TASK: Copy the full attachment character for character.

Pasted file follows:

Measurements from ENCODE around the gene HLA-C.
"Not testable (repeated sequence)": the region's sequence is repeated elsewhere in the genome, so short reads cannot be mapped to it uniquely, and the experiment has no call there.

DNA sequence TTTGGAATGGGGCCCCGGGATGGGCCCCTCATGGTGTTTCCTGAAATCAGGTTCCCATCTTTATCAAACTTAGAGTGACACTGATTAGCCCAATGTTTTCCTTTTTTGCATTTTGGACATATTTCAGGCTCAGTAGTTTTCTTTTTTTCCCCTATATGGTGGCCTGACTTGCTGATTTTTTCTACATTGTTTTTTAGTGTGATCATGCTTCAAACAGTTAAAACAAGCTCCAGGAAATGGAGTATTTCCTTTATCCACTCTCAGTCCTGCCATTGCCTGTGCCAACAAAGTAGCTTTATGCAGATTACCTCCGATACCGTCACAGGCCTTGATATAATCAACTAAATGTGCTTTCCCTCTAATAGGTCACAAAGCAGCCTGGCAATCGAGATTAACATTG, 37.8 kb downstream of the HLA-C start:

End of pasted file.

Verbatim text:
Measurements from ENCODE around the gene HLA-C.
"Not testable (repeated sequence)": the region's sequence is repeated elsewhere in the genome, so short reads cannot be mapped to it uniquely, and the experiment has no call there.

DNA sequence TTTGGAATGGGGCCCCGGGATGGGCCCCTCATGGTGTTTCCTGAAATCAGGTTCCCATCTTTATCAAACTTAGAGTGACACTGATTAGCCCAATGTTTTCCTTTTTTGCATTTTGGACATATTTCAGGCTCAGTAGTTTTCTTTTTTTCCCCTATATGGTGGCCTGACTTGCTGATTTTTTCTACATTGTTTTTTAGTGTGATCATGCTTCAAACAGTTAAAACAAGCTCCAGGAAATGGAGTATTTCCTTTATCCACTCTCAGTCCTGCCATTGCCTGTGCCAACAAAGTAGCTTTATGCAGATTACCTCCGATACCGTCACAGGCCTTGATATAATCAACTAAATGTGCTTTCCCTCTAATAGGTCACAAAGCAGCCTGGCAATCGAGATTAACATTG, 37.8 kb downstream of the HLA-C start: